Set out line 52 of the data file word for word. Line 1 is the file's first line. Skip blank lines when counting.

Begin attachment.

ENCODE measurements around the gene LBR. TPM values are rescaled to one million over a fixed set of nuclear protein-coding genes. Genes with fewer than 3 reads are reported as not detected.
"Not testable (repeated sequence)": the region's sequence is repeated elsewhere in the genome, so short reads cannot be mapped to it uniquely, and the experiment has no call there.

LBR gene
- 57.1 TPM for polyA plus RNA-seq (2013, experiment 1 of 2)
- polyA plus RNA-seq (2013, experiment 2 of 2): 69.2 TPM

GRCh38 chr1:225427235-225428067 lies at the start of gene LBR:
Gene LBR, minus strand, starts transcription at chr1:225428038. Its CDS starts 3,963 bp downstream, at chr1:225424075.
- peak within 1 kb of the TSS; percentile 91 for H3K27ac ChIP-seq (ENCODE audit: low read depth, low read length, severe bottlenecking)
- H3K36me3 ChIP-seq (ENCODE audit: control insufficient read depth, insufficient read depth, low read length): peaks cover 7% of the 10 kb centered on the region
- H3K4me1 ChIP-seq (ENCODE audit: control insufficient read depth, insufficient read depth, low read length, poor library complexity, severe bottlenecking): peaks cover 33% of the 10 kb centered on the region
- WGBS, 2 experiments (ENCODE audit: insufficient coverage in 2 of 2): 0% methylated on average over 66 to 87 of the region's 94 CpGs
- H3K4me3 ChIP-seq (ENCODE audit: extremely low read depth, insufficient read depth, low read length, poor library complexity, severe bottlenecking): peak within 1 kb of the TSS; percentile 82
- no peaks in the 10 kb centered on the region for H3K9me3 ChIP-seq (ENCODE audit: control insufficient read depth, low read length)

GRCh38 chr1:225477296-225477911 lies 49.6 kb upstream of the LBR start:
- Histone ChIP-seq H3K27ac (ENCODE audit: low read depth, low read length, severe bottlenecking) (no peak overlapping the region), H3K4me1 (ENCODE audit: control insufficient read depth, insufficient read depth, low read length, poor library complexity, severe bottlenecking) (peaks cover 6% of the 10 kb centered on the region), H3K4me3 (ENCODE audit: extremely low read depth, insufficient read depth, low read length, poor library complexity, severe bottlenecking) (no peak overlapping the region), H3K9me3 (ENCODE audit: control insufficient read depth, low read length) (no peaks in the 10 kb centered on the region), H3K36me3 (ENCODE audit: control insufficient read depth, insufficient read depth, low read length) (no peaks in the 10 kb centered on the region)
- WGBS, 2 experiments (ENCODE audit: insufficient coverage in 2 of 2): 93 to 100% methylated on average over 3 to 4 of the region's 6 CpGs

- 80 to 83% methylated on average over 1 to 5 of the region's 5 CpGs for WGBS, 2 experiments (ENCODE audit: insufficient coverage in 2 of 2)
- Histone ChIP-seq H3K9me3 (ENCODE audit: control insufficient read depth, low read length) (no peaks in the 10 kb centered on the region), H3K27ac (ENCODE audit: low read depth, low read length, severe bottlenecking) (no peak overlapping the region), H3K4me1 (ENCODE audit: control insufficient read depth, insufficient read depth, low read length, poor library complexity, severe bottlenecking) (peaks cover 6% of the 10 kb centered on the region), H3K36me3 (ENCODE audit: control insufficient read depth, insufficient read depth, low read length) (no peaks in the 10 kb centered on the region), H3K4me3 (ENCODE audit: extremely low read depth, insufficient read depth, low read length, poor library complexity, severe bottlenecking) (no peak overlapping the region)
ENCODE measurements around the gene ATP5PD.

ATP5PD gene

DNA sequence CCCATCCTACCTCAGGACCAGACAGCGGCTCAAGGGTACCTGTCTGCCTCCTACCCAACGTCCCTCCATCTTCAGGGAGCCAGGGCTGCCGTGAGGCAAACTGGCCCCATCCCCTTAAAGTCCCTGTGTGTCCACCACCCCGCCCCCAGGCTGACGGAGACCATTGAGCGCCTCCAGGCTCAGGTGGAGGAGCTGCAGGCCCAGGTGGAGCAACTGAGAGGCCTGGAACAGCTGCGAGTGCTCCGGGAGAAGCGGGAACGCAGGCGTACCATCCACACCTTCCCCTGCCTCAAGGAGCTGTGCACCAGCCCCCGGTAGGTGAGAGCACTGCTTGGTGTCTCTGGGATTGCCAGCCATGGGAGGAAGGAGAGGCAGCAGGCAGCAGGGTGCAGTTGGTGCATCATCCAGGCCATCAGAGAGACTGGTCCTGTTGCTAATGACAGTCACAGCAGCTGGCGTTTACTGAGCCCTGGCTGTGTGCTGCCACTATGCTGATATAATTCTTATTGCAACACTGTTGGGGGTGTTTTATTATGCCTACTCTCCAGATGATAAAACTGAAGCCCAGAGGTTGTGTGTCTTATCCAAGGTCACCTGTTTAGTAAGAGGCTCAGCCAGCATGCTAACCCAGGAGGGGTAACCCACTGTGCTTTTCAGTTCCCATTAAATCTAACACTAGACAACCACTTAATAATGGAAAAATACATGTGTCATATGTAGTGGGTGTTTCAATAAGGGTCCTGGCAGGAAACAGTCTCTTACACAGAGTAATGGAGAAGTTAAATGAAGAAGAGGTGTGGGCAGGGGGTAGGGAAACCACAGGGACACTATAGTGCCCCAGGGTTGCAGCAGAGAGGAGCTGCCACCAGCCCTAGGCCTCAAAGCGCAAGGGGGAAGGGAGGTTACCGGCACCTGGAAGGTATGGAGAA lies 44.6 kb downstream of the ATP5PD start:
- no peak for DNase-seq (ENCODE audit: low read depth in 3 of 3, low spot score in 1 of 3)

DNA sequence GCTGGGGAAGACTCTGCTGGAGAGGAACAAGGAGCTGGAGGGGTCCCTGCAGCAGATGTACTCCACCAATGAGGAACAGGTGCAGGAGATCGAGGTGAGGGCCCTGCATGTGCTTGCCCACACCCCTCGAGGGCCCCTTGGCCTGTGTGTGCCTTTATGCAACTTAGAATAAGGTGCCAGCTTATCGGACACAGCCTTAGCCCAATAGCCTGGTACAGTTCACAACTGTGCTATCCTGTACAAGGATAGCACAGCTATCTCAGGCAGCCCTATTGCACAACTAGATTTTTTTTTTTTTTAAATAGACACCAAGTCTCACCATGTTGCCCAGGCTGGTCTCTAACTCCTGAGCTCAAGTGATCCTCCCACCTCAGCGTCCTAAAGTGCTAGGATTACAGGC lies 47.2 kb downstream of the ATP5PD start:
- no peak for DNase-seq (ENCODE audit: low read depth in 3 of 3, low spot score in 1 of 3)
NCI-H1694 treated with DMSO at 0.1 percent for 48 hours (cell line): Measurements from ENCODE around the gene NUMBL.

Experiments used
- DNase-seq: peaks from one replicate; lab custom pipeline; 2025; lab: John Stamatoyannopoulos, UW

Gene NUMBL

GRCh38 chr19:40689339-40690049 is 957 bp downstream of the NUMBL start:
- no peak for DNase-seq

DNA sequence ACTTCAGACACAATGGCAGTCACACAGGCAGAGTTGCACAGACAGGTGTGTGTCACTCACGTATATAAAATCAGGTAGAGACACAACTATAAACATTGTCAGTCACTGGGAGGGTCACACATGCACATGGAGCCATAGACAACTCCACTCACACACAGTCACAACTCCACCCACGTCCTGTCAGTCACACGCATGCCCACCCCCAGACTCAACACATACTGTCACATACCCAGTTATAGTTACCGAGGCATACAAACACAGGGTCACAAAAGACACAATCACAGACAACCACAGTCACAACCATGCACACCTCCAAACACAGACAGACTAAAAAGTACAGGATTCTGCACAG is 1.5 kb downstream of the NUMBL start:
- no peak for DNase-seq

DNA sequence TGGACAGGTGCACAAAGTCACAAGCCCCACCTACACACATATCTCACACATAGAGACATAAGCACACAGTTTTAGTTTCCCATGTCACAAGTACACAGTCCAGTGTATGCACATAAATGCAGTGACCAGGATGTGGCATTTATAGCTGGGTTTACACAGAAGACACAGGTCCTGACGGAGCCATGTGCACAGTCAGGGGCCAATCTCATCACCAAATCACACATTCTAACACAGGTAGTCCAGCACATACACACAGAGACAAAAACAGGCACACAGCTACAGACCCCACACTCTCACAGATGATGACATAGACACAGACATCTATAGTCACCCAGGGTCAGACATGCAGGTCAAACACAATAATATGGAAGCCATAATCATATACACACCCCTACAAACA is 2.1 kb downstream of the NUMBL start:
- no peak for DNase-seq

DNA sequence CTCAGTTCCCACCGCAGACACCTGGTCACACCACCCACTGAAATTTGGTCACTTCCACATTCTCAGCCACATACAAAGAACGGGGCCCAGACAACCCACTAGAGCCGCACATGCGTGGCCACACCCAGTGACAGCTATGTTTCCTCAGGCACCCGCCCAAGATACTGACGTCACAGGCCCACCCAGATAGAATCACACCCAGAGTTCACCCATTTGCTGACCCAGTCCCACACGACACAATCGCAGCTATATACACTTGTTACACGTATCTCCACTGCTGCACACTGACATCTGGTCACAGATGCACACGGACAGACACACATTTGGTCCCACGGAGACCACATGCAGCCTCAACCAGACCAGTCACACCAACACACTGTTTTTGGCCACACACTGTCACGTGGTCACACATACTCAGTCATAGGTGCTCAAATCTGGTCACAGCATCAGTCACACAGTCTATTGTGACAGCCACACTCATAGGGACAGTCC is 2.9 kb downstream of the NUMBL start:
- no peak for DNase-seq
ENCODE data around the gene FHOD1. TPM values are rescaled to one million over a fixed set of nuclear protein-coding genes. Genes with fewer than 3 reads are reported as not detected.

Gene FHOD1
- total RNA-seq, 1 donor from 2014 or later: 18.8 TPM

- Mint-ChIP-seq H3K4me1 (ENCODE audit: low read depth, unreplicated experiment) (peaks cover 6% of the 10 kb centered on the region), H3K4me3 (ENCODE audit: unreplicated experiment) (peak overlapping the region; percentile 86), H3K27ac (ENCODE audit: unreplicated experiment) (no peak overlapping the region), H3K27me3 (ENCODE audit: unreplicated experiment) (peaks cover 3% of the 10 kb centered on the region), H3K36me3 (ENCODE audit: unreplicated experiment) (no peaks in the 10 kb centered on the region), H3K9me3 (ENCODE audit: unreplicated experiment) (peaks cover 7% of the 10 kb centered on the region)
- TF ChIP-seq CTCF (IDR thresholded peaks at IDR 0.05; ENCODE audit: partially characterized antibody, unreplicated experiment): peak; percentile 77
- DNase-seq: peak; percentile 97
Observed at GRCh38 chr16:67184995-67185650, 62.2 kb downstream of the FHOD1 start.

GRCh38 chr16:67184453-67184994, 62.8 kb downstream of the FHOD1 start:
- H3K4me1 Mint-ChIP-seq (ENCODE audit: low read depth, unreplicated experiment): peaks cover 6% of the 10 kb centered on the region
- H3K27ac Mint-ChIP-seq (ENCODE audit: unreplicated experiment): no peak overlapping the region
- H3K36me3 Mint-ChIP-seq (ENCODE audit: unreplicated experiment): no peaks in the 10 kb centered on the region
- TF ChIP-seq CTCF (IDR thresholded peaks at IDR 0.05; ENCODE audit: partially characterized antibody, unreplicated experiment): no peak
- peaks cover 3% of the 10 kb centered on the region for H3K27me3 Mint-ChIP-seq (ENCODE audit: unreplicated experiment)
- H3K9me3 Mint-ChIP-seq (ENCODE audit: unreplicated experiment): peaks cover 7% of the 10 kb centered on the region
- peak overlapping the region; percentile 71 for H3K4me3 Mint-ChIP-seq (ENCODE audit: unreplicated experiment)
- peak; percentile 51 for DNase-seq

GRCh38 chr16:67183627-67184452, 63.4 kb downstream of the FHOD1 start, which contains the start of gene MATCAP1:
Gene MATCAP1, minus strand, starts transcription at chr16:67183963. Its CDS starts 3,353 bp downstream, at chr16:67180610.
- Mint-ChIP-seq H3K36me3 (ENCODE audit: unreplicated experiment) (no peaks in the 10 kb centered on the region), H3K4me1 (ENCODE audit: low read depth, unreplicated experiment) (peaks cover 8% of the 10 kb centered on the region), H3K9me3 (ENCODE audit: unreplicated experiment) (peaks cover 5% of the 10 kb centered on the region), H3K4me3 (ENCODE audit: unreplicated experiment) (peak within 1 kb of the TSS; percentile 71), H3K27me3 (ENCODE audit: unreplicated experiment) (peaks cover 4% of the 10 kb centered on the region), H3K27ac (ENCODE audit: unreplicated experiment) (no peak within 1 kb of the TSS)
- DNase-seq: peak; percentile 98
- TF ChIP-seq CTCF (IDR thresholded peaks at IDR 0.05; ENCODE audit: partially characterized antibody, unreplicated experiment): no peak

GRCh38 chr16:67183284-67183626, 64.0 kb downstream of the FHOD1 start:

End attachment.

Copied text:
- peak; percentile 51 for DNase-seq